We hope your clinic will explore brain fitness too. It is definitely a key part of answer to the six million dollar question!

lynn-steffes Lynn Steffes, PT, DPT, is president and consultant of Steffes & Associates, a national rehabilitation consulting group focused on marketing and program development for private practices nationwide. She is an instructor in five physical therapy programs and has actively presented, consulted, and taught in 40 states. She can be reached at steffbiz@gmail.com.

Mark A. Anderson, PT

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Mark A. Anderson, PT, is president and founder of Mountain Land Rehabilitation in Salt Lake City, Utah. He can be reached at mark@mlrehab.com.

Mountain Land Rehabilitation includes Mountain Land Physical Therapy, Brighton Rehabilitation, Western Rehabilitation Health Network, and Mountain Land Rehabilitation Home Health with 32 outpatient clinic locations, six hospital contracts, 49 skilled nursing facility contracts, two home health agencies and 60 home health contracts, and 950 full- and part-time employees. The practice was founded 29 years ago.

Most influential person who enhanced your professional career and why: The most influential person in my professional career was my grandfather. Growing up next door to him, I spent considerable time with him as he ran his small business. He taught me not to be afraid of taking risks and to work hard. He also taught me the “Golden Rule—to always consider what is best for others as you do business with them.”

Describe the flow of your average day and when or if you still treat patients, perform management tasks, answer emails, and market: My career path has led me out of clinical practice and into various management roles within our organization. As president, my primary role is to develop and implement the organization’s strategies. I am involved in business development, market forecasting, and business relations. I am involved in state and federal government affairs, with focus on health care regulation and legislation.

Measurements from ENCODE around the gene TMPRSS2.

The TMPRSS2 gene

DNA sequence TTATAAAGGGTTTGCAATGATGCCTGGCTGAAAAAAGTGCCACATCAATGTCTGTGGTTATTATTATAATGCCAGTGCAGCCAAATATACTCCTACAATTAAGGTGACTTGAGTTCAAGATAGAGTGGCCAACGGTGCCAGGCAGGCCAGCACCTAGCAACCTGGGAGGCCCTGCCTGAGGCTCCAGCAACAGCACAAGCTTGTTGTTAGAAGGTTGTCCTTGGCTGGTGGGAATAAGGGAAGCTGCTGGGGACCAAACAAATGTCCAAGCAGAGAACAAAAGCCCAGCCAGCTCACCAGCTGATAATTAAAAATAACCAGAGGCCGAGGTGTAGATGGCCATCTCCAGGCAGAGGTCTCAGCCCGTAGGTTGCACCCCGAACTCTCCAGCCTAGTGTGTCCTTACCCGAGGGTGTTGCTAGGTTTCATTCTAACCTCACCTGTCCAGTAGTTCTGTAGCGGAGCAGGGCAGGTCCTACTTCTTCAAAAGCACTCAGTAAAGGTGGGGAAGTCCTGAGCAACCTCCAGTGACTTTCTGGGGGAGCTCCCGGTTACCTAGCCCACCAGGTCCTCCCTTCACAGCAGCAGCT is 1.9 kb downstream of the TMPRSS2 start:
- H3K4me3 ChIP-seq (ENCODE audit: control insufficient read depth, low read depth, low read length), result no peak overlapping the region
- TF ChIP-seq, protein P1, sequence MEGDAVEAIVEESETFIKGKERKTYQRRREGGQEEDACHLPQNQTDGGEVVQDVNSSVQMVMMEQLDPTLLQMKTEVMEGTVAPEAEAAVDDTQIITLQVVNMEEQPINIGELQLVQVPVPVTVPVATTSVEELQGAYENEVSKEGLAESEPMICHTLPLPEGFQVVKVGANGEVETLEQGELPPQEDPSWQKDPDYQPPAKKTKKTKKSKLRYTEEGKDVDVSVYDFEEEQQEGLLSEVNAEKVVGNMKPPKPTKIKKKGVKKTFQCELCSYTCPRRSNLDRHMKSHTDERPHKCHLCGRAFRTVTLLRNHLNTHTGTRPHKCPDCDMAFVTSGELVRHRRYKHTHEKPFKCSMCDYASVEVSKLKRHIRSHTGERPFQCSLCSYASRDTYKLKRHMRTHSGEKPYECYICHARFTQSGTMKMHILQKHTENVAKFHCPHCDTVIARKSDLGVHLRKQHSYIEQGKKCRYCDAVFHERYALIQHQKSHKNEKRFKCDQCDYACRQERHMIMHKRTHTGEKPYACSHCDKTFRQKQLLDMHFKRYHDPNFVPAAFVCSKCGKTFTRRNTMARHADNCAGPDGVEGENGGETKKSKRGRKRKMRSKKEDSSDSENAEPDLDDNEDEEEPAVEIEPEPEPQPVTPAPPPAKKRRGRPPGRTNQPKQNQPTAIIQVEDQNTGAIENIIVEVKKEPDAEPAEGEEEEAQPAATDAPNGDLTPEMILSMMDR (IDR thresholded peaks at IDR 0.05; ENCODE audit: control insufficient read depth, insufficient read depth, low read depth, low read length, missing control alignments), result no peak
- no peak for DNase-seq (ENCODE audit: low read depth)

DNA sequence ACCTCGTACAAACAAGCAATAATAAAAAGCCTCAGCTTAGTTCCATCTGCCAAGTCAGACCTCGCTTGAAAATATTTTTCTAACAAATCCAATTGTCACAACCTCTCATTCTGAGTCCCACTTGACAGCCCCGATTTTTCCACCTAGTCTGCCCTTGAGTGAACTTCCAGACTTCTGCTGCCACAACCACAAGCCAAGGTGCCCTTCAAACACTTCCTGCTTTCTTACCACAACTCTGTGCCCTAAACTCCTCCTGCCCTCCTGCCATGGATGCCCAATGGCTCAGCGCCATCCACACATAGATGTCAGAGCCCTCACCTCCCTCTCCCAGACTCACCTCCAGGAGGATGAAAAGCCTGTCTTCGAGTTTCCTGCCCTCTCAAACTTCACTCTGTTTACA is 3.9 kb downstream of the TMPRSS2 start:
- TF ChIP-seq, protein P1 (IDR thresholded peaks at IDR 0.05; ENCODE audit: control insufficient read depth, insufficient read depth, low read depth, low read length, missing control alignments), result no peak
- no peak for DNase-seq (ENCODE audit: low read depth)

Describe your essential business philosophy: Promote our vision and core values throughout the organization. I place great value on my partners, our employees, and our patients. Everything we do should assist all stakeholders to achieve their greatest potential.

What have been your best, worst, and toughest decisions? Hiring the right people for the team is the most important decision we make. Finding exceptional people who share our values and are passionate about our profession is paramount in achieving success.

How did you get your start in private practice? In 1984, I opened an outpatient practice in Park City, Utah. I practiced out of an old house with the waiting room in the front room and hydrotherapy in the kitchen. It was a lot of fun.

How do you stay ahead of the competition? I strongly believe in an abundance mentality. Over the years, I have gone to great lengths to work with and collaborate with our competition. From forming therapy networks to establishing study groups, I have never regretted building rapport. I was taught many years ago by my first physical therapist employer that having an exceptional therapist open up an office down the street is actually a positive, not a negative. High quality, ethical competition is good for everyone.

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What are the benefits of PPS membership to your practice? I have been going to PPS conferences for as long as I have been practicing. I owe much of my understanding of the business side of physical therapy to my peers in the PPS. I always come away from PPS fall conference with many new pearls of wisdom. I also have gained countless friends and resources within the membership of PPS.

What is your life motto? Make work fun, and it is no longer work. One of our core values is “have fun.” I believe I am the champion of this core value.

What worries you about the future of private practice/what you are optimistic about? I am concerned that payors may lose perspective of the value and worth of physical therapy. Unscrupulous business practices and referral for profit scenarios tarnish our reputation. I am optimistic for the growing need for physical therapy care for an aging population. We are the cost-effective alternative to promote independence and function within this population.

What new opportunities do you plan to pursue in the next year? We are building expertise in several niche areas. We believe that diversifying from third-party paid services is an important element of our future success. We also are on a quest for standardizing our outcome and electronic medical record data collection to better prepare for case rate reimbursement and affordable care organization collaboration opportunities. 

Affordable Care Act’s Second Open Enrollment

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Small business options are limited.

By Jerome Connolly, PT, CAE
September 9, 2014

In a final rule1 on health insurance market standards issued May 16, the Centers for Medicare and Medicaid Services (CMS) adopted a wide range of provisions affecting insurance coverage under the Affordable Care Act (ACA), including small business plans, standards for navigators who help consumers find coverage under the ACA, drug coverage determinations, insurer quality rating information, and efforts to stabilize premiums. The rule took effect in July and will be in place when the second round of ACA open enrollment commences November 15.